So the good news is, trial is now officially over, and I can get back to riding, and blogging about it. The better news is that we won the trial, so all that hard work wasn't for nothing. The judge didn't hand me a blue ribbon at the end, which I found a little odd... but perhaps it's in the mail.
Tucker and I have been back to regular work for about three weeks and he's doing really, really well. We've been taking dressage lessons from the trainer at our farm (Cindy, you may remember she once let me ride one of her dressage mares -- results were comical) and I am loving them. Not that I'm going to leave hunterland anytime soon, but I am definitely going to keep up with the lessons as a way to get Tucker more supple, straight, and forward.
I think part of what I like so much is hearing things from a new perspective. The concepts aren't new, just presented differently. Example: I've always worked on keeping Tucker from popping his outside shoulder. Now I'm working on not letting him collapse his inside shoulder. See? Same concept, just approaching it differently. I like thinking of it this way better, it feels less like a game of whack-a-mole that I'm never going to win. Everything is falling under the general umbrella of "forward and straight," which is a goal we can work with.
The first lesson, we worked a lot on getting him forward, and straight. Cindy started off by pointing out that a crooked horse doesn't go forward. Yes, agreed. I like the idea of always sending him forward through and after every exercise, since that's what we need to do over fences as well. We started off with a bunch of quarter turns (squaring off the "corners" of our twenty-meter circle). Tucker was at first pretty reluctant making quarter turns to the right, but we've been working on them and now he thinks they're pretty easy (not to say we're doing it right, but it's a close enough approximation for my standards). Cindy told me not to ride each direction using "textbook" aids, but to use the aids Tucker needs in each direction, which of course makes perfect sense. So, to the right, since he's stiffer, lead him with an opening right rein and outside leg, instead of outside rein and leg.
Then we worked on some leg yields, some shoulder-in, and renvers (haunches-out, as I've always called it). The renvers is pretty pitiful at this point, not going to lie. For the shoulder-in we really just need to work on getting less angle, which is something I've worked on before. For the renvers... I just can't seem to get my weight to shift in the saddle the right way and I end up feeling all crooked and there's poor Tucker with a big old question mark in a thought-bubble over his head. It just needs work, we'll put it that way.
The second lesson, we had some really nice moments. At the trot we worked on getting me riding "up the hill" (a concept completely familiar to my DQ readers and brand-spanking-new to me). We also incorporated lots of leg yields to free up his shoulders so I can move his shoulder where I want it. I was amazed to find that when I open up my right shoulder, Tucker is more willing to move his right shoulder (amazing how riding properly fixes things, isn't it?). At this point Cindy has me working on just getting him going forward and moving laterally, not worrying just yet about getting actual cross-over (I assume at some point the finer points will come to us).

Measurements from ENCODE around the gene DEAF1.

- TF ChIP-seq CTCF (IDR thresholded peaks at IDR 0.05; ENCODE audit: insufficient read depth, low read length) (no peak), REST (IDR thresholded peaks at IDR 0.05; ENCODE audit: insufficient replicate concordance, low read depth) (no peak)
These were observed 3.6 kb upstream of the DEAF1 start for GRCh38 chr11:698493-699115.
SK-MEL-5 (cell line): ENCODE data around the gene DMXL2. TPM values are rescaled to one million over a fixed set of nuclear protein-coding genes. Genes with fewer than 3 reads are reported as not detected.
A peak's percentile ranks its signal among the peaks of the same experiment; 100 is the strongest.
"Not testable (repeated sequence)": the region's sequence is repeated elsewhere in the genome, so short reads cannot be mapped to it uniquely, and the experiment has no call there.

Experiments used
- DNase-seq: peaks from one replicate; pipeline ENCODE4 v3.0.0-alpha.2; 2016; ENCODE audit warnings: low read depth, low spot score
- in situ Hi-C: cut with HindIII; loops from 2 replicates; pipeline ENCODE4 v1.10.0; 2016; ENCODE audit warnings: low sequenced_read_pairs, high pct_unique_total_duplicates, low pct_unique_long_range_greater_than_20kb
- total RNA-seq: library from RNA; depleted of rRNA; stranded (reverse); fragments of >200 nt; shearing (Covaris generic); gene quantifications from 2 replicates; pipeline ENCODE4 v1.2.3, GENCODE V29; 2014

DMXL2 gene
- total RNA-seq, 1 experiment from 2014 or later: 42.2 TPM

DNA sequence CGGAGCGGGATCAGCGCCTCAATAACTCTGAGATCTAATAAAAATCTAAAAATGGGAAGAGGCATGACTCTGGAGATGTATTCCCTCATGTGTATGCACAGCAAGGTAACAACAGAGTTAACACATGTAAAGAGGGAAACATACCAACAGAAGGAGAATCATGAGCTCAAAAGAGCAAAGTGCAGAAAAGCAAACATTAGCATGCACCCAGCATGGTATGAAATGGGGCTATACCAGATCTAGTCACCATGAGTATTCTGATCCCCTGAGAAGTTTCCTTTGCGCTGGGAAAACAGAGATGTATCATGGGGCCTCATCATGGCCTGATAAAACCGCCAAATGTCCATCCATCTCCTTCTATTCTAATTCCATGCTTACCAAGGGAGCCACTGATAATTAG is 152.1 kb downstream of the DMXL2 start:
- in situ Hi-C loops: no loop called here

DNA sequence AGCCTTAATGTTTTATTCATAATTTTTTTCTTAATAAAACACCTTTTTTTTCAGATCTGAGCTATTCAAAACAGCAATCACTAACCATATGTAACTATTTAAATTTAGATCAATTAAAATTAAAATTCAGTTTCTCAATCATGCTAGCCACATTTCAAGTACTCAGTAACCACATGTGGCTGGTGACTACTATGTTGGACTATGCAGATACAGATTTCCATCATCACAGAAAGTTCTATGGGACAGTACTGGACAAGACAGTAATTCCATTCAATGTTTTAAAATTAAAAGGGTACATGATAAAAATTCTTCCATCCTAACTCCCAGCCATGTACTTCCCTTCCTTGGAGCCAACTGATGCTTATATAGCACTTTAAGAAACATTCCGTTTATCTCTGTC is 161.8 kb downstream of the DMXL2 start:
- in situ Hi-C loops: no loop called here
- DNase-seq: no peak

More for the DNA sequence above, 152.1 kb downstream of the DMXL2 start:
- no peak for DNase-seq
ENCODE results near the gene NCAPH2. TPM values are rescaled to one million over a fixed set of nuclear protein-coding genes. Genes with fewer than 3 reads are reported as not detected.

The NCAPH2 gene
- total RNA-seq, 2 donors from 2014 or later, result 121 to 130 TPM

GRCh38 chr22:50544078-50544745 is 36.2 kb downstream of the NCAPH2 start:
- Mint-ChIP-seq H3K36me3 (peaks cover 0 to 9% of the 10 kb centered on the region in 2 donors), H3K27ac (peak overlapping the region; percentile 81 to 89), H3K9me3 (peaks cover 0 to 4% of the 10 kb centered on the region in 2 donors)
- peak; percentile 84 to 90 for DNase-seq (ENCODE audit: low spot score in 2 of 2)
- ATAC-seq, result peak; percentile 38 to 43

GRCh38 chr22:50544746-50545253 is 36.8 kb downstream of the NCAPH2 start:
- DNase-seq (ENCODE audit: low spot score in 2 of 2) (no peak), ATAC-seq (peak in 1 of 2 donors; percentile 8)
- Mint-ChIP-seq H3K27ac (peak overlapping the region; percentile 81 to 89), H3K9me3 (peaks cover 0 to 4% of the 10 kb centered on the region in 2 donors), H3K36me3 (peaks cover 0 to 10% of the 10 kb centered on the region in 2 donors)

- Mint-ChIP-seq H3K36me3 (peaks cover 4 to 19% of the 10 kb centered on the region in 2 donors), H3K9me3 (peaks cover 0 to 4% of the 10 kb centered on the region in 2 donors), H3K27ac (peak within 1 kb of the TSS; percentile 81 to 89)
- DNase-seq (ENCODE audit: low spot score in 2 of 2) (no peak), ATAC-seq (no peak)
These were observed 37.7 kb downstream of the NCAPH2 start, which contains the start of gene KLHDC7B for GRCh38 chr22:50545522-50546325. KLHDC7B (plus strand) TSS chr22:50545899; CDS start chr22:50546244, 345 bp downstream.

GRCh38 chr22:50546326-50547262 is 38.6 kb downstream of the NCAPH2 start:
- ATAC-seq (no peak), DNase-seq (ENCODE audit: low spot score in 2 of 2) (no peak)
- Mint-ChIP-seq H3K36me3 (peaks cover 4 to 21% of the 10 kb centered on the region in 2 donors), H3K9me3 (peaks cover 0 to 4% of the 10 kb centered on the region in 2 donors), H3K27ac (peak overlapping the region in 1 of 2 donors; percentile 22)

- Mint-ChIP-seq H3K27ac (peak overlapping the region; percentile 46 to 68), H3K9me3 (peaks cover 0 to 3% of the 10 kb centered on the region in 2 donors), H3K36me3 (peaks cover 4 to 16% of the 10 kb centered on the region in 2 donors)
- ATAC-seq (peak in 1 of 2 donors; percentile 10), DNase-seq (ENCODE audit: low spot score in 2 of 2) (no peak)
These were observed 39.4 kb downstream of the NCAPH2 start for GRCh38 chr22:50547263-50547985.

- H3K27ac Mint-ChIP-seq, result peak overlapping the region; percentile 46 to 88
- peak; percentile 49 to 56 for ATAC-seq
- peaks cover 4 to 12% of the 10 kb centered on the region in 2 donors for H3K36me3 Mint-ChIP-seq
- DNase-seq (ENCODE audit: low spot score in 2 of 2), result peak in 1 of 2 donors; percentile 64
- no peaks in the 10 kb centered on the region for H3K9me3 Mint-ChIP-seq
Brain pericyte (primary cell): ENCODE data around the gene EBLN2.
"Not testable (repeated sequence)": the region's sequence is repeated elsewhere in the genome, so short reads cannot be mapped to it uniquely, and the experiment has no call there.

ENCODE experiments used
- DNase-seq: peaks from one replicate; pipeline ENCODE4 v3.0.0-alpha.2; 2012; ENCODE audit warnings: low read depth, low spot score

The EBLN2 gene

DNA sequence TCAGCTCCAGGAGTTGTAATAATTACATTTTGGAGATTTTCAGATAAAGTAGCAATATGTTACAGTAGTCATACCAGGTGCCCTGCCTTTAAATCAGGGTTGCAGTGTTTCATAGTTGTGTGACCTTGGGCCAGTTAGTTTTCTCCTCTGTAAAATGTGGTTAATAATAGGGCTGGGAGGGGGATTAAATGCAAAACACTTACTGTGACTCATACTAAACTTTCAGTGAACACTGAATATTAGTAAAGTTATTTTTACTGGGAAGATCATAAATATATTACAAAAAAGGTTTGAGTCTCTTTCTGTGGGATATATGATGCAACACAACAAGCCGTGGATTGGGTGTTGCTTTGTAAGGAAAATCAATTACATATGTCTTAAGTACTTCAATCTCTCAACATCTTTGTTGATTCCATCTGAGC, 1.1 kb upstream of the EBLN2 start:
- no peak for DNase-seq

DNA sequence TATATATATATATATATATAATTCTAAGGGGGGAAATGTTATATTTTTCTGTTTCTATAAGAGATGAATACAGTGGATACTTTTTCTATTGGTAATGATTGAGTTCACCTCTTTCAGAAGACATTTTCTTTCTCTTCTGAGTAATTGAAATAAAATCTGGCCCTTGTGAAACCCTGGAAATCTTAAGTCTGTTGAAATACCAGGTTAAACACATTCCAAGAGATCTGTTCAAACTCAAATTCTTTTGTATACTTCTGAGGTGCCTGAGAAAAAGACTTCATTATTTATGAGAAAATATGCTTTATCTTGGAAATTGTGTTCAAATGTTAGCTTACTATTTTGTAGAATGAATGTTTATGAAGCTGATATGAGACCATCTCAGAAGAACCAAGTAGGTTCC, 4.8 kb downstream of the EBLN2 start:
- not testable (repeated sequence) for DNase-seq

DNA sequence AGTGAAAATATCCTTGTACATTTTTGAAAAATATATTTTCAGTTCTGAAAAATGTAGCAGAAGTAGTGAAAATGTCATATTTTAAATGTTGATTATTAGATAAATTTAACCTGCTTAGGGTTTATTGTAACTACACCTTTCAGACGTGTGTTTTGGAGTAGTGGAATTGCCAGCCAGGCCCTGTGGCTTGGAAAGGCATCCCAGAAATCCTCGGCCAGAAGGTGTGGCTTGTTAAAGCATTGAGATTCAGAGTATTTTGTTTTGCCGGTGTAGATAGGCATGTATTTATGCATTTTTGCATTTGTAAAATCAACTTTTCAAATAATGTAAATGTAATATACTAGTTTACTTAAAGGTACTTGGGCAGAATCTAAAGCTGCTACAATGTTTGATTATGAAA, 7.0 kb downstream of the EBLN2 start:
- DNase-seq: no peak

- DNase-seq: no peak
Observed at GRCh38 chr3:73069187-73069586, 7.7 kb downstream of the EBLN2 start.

All this work really helped with our canter, so I could keep his shoulders straight instead of just letting him throw his shoulder to the outside, and keep riding "uphill" so he doesn't just fall on his forehand and swing his haunches around like a fish. In fact, it worked so well that at one point after about three or four really straight, engaged canter strides, Tucker decided this was really just much hard and protested by leaping through the air and striking his front feet at the ground while simultaneously swapping his lead back and forth... impressive. Apparently he decided that if it was tricks I wanted, he would give me some tricks. We had been doing smaller ten-meter circles, pushing his shoulder to the inside and then getting the inside bend, so he'd engage his left hind, but after the little, er, explosion, we went back to the more familiar leg yielding exercise and then back to our canter, and got the same end result from a different approach.
Funny horse. When certain concepts are first introduced to him in our lessons, he worries so much about what I'm asking and whether he's doing it right that he ends up stressing himself out too much to actually do it. The next two rides after each lesson are great. It's like he needs to go home and think about it, and then the next time I'm in the saddle he's goes from, "Omigod please stop torturing me I am not a dressage horse," to, "Ohhhh you want my shoulder over there. Yeah I can do that. Here you go." And then he gets lots of praise, which, after all, is all he's ever wanted.
I bet for your average dressage rider, these lessons would be appallingly boring, but for Tucker and me, we are working our little tails off. Seriously. At one point Cindy laughed at Tucker, who was drenched in sweat half way through the lesson despite Cindy's observation that he "really wasn't working too hard." I pointed out that I was also drenched in sweat and for the record, we were working really hard. All a matter of perspective, I suppose....